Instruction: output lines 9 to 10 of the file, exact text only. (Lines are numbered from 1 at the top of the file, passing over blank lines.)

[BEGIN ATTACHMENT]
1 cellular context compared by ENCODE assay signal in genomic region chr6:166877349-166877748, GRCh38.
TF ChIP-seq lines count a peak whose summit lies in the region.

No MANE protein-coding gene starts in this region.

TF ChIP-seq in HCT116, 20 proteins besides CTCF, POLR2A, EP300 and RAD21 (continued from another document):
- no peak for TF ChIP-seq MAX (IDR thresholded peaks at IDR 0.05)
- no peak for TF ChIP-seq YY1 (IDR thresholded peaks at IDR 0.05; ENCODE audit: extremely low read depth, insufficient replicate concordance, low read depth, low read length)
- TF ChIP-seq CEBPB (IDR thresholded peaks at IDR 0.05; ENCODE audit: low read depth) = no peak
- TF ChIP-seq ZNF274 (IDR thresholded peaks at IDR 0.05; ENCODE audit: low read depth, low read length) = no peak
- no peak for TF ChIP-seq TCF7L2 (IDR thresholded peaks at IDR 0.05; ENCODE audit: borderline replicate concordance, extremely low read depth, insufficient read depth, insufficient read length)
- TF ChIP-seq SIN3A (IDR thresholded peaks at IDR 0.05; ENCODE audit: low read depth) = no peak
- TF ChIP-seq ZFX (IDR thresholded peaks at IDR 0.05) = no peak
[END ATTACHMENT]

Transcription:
- no peak for TF ChIP-seq TCF7L2 (IDR thresholded peaks at IDR 0.05; ENCODE audit: borderline replicate concordance, extremely low read depth, insufficient read depth, insufficient read length)
- TF ChIP-seq SIN3A (IDR thresholded peaks at IDR 0.05; ENCODE audit: low read depth) = no peak